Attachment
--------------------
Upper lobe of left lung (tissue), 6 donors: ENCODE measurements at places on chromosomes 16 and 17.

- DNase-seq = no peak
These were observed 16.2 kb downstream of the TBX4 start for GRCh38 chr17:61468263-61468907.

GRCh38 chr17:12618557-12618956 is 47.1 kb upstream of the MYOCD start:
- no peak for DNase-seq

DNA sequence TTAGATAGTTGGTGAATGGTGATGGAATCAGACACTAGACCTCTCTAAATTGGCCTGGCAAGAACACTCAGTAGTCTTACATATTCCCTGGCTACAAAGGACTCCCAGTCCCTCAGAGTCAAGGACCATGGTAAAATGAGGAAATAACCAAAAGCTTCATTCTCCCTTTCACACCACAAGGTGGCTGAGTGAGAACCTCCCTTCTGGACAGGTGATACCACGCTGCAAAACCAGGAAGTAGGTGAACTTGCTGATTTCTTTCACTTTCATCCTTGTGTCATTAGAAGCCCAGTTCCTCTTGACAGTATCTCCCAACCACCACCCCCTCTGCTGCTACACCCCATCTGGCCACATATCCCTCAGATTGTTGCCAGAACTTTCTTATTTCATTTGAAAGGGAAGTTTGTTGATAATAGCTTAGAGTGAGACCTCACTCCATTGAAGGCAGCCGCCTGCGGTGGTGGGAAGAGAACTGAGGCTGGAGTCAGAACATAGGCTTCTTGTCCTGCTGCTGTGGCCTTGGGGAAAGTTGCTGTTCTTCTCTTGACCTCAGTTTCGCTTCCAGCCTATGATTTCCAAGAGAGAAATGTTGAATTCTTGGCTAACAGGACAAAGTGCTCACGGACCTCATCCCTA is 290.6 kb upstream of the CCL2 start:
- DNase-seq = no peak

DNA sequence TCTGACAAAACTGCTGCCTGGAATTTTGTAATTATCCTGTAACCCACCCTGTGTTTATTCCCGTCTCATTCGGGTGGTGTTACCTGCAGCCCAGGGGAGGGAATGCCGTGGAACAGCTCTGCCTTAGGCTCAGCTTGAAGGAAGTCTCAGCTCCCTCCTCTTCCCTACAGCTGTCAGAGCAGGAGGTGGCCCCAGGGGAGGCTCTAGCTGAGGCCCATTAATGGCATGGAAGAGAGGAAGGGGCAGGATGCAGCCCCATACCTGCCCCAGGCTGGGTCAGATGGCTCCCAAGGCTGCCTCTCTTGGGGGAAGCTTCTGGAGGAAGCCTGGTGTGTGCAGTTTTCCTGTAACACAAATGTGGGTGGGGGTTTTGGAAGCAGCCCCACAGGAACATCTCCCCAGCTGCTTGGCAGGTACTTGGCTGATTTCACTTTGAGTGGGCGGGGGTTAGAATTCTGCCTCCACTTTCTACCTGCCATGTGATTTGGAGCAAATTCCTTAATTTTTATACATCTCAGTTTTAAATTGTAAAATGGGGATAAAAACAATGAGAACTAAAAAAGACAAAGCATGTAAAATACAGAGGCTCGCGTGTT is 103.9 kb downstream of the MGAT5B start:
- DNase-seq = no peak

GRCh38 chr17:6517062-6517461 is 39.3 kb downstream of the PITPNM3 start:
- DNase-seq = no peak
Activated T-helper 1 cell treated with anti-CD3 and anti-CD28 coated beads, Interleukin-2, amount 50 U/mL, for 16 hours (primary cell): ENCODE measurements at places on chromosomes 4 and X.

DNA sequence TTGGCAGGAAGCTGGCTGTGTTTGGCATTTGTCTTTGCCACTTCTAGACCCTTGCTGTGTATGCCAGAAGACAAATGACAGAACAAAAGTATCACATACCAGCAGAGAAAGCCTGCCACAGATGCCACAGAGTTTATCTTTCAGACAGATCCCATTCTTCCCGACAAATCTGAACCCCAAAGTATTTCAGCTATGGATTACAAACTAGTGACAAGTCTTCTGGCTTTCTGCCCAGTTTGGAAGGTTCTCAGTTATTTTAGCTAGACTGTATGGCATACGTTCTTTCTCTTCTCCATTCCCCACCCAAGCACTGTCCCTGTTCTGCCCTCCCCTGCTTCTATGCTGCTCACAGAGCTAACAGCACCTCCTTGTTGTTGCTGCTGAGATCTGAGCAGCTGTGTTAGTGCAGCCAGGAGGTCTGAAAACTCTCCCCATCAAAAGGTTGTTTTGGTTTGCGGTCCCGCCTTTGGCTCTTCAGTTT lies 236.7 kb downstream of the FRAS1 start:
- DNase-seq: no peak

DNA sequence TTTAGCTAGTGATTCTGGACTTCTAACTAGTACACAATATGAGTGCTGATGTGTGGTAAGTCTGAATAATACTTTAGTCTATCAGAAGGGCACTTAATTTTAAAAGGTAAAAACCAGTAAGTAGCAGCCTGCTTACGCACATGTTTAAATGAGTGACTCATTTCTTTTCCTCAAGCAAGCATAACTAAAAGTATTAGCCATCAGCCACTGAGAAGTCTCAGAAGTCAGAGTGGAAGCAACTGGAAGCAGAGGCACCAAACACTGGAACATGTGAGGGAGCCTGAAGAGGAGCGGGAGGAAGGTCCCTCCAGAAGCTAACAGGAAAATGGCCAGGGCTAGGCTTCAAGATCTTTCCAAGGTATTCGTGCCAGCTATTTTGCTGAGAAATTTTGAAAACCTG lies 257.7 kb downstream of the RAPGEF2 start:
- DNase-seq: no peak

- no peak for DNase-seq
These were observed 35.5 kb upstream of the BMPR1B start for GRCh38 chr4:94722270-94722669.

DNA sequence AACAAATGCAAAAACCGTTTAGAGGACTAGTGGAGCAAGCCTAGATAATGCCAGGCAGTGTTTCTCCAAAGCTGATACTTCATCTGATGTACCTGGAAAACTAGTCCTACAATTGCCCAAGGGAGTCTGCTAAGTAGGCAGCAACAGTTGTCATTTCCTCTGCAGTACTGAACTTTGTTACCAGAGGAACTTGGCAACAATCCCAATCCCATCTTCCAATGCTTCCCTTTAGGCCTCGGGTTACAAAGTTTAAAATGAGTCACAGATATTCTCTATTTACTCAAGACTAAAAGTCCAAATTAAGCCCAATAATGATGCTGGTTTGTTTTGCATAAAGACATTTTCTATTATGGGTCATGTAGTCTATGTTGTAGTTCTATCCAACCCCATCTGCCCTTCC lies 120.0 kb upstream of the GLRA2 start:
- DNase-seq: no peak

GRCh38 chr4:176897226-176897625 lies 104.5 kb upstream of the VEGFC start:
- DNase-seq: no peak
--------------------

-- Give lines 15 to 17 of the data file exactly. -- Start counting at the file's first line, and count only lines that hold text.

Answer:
DNA sequence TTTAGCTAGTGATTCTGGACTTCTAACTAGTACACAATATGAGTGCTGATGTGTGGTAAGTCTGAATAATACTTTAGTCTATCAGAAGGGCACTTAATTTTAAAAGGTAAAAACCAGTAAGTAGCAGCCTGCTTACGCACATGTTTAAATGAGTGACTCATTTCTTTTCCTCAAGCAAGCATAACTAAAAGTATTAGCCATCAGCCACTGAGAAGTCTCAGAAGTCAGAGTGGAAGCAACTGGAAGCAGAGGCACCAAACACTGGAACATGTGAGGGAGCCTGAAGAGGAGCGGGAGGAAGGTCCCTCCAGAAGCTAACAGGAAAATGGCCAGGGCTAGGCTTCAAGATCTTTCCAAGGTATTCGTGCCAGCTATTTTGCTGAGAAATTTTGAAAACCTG lies 257.7 kb downstream of the RAPGEF2 start:
- DNase-seq: no peak

- no peak for DNase-seq